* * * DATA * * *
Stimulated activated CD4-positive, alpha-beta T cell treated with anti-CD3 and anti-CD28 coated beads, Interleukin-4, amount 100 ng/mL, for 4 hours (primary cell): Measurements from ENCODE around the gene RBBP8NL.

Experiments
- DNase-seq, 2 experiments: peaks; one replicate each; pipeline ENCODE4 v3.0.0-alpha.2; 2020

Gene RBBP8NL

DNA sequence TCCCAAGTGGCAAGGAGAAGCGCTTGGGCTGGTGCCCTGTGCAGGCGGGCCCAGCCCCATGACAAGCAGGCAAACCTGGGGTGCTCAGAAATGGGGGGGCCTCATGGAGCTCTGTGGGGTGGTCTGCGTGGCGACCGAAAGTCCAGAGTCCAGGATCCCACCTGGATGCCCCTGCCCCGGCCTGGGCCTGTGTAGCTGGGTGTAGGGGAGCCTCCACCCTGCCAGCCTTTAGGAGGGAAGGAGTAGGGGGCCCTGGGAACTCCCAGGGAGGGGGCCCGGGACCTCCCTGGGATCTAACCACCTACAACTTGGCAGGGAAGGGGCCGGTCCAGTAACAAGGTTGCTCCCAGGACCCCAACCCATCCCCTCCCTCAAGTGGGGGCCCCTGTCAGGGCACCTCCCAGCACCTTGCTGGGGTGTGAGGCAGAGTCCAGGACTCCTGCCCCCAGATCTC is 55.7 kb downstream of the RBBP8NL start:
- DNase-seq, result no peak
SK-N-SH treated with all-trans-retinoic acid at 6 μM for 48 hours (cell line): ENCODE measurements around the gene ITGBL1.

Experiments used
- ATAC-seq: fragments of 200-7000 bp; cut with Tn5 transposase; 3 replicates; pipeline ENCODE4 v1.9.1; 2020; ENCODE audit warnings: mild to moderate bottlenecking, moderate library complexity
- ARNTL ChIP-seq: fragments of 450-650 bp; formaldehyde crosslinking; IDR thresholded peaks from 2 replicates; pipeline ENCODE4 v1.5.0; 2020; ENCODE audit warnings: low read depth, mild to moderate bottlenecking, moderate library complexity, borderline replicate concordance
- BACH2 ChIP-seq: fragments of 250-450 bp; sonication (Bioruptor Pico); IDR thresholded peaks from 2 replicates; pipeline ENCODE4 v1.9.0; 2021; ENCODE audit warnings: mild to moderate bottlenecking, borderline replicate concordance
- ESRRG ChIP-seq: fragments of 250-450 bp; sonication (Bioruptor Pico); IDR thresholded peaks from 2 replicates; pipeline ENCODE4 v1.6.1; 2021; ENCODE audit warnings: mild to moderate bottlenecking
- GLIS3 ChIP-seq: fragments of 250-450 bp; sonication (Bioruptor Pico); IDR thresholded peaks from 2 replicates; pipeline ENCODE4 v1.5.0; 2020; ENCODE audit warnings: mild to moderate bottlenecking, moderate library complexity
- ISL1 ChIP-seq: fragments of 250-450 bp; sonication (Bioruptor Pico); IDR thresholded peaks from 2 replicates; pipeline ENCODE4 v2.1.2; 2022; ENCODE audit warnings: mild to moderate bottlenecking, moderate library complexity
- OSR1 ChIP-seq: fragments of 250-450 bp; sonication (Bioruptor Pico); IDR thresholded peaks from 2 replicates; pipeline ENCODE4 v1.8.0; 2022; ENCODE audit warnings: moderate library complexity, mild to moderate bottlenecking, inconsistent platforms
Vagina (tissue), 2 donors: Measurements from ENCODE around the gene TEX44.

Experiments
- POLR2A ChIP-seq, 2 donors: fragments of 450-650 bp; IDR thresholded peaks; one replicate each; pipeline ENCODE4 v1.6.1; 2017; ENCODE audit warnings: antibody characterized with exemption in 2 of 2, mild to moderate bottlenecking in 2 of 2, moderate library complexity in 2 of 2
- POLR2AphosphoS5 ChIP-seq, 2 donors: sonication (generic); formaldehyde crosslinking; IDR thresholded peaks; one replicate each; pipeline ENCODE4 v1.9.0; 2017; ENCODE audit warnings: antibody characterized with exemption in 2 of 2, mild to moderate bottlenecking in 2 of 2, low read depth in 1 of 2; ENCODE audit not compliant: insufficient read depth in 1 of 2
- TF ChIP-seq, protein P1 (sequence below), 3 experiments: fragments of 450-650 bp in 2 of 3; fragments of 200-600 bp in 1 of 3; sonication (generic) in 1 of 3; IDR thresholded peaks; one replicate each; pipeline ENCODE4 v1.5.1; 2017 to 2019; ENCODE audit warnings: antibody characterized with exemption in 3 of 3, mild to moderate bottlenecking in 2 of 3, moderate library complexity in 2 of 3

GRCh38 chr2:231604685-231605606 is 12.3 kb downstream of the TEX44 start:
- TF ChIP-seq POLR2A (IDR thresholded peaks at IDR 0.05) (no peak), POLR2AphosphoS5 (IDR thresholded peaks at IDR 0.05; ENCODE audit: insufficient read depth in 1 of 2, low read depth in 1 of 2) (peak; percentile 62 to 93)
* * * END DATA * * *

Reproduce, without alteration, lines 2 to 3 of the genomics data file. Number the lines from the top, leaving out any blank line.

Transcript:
Experiments
- DNase-seq, 2 experiments: peaks; one replicate each; pipeline ENCODE4 v3.0.0-alpha.2; 2020